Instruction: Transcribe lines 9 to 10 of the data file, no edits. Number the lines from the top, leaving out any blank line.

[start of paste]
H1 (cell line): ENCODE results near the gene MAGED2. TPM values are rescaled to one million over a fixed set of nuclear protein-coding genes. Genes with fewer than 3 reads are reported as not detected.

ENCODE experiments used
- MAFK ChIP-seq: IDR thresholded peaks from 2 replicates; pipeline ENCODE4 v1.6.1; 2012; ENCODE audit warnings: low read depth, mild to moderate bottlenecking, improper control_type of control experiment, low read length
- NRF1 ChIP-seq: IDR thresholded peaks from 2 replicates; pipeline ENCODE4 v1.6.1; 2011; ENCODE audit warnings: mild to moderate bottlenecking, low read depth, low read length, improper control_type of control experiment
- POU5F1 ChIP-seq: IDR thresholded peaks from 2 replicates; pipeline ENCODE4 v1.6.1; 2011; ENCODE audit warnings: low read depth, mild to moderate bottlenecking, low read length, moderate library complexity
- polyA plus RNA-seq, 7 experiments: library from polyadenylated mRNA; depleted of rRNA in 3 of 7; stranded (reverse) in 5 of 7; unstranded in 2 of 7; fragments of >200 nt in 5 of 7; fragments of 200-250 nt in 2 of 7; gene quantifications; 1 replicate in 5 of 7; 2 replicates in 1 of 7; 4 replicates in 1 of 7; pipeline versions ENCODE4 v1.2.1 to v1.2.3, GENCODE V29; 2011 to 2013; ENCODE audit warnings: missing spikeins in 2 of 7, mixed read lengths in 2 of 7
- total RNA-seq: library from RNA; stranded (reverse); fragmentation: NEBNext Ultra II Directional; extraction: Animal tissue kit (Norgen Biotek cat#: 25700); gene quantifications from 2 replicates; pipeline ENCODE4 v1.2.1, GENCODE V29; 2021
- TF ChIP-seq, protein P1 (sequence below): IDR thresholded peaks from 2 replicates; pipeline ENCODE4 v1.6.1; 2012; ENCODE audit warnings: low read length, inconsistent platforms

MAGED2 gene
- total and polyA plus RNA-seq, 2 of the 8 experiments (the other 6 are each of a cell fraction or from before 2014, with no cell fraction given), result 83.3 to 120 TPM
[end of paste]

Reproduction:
MAGED2 gene
- total and polyA plus RNA-seq, 2 of the 8 experiments (the other 6 are each of a cell fraction or from before 2014, with no cell fraction given), result 83.3 to 120 TPM